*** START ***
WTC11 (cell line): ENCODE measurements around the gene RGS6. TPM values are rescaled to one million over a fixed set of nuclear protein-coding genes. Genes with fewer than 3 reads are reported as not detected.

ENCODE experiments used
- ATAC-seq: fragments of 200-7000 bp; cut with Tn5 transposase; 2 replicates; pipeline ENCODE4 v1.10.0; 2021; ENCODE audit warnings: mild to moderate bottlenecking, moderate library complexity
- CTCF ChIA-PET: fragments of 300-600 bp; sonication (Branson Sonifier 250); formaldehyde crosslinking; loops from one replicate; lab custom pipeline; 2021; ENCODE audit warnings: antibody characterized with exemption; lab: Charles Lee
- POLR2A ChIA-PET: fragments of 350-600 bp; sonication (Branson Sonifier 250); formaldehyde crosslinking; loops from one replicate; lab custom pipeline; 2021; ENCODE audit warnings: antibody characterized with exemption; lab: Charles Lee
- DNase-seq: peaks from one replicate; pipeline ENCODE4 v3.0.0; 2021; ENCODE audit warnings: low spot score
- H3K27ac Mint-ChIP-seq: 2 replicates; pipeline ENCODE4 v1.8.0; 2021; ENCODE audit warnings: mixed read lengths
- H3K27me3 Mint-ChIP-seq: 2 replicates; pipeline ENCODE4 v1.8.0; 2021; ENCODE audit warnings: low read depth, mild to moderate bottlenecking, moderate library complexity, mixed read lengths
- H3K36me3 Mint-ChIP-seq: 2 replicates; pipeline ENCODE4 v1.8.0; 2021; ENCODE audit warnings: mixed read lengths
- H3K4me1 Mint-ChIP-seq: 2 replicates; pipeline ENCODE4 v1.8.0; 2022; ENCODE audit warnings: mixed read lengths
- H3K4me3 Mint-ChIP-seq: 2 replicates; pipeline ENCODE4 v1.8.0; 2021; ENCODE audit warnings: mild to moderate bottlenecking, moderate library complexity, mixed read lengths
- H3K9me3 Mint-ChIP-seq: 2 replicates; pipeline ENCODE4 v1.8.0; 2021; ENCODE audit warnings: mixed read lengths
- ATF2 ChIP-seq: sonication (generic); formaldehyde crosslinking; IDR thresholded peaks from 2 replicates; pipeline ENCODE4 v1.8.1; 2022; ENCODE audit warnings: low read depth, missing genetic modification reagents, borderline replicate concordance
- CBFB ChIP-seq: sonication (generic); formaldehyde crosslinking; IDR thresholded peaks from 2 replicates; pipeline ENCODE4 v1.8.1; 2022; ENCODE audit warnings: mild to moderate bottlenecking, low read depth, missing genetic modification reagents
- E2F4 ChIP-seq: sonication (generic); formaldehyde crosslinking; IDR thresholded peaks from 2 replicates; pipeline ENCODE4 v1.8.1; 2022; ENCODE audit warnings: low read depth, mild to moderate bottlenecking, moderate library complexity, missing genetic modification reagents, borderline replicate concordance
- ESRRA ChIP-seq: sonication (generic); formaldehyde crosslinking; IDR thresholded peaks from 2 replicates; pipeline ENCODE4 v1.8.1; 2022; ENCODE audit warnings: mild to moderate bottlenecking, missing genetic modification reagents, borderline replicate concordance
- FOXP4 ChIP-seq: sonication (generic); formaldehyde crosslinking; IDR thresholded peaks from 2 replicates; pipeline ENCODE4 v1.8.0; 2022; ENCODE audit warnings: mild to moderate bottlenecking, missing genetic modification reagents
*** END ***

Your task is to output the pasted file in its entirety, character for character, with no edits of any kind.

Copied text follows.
WTC11 (cell line): ENCODE measurements around the gene RGS6. TPM values are rescaled to one million over a fixed set of nuclear protein-coding genes. Genes with fewer than 3 reads are reported as not detected.

ENCODE experiments used
- ATAC-seq: fragments of 200-7000 bp; cut with Tn5 transposase; 2 replicates; pipeline ENCODE4 v1.10.0; 2021; ENCODE audit warnings: mild to moderate bottlenecking, moderate library complexity
- CTCF ChIA-PET: fragments of 300-600 bp; sonication (Branson Sonifier 250); formaldehyde crosslinking; loops from one replicate; lab custom pipeline; 2021; ENCODE audit warnings: antibody characterized with exemption; lab: Charles Lee
- POLR2A ChIA-PET: fragments of 350-600 bp; sonication (Branson Sonifier 250); formaldehyde crosslinking; loops from one replicate; lab custom pipeline; 2021; ENCODE audit warnings: antibody characterized with exemption; lab: Charles Lee
- DNase-seq: peaks from one replicate; pipeline ENCODE4 v3.0.0; 2021; ENCODE audit warnings: low spot score
- H3K27ac Mint-ChIP-seq: 2 replicates; pipeline ENCODE4 v1.8.0; 2021; ENCODE audit warnings: mixed read lengths
- H3K27me3 Mint-ChIP-seq: 2 replicates; pipeline ENCODE4 v1.8.0; 2021; ENCODE audit warnings: low read depth, mild to moderate bottlenecking, moderate library complexity, mixed read lengths
- H3K36me3 Mint-ChIP-seq: 2 replicates; pipeline ENCODE4 v1.8.0; 2021; ENCODE audit warnings: mixed read lengths
- H3K4me1 Mint-ChIP-seq: 2 replicates; pipeline ENCODE4 v1.8.0; 2022; ENCODE audit warnings: mixed read lengths
- H3K4me3 Mint-ChIP-seq: 2 replicates; pipeline ENCODE4 v1.8.0; 2021; ENCODE audit warnings: mild to moderate bottlenecking, moderate library complexity, mixed read lengths
- H3K9me3 Mint-ChIP-seq: 2 replicates; pipeline ENCODE4 v1.8.0; 2021; ENCODE audit warnings: mixed read lengths
- ATF2 ChIP-seq: sonication (generic); formaldehyde crosslinking; IDR thresholded peaks from 2 replicates; pipeline ENCODE4 v1.8.1; 2022; ENCODE audit warnings: low read depth, missing genetic modification reagents, borderline replicate concordance
- CBFB ChIP-seq: sonication (generic); formaldehyde crosslinking; IDR thresholded peaks from 2 replicates; pipeline ENCODE4 v1.8.1; 2022; ENCODE audit warnings: mild to moderate bottlenecking, low read depth, missing genetic modification reagents
- E2F4 ChIP-seq: sonication (generic); formaldehyde crosslinking; IDR thresholded peaks from 2 replicates; pipeline ENCODE4 v1.8.1; 2022; ENCODE audit warnings: low read depth, mild to moderate bottlenecking, moderate library complexity, missing genetic modification reagents, borderline replicate concordance
- ESRRA ChIP-seq: sonication (generic); formaldehyde crosslinking; IDR thresholded peaks from 2 replicates; pipeline ENCODE4 v1.8.1; 2022; ENCODE audit warnings: mild to moderate bottlenecking, missing genetic modification reagents, borderline replicate concordance
- FOXP4 ChIP-seq: sonication (generic); formaldehyde crosslinking; IDR thresholded peaks from 2 replicates; pipeline ENCODE4 v1.8.0; 2022; ENCODE audit warnings: mild to moderate bottlenecking, missing genetic modification reagents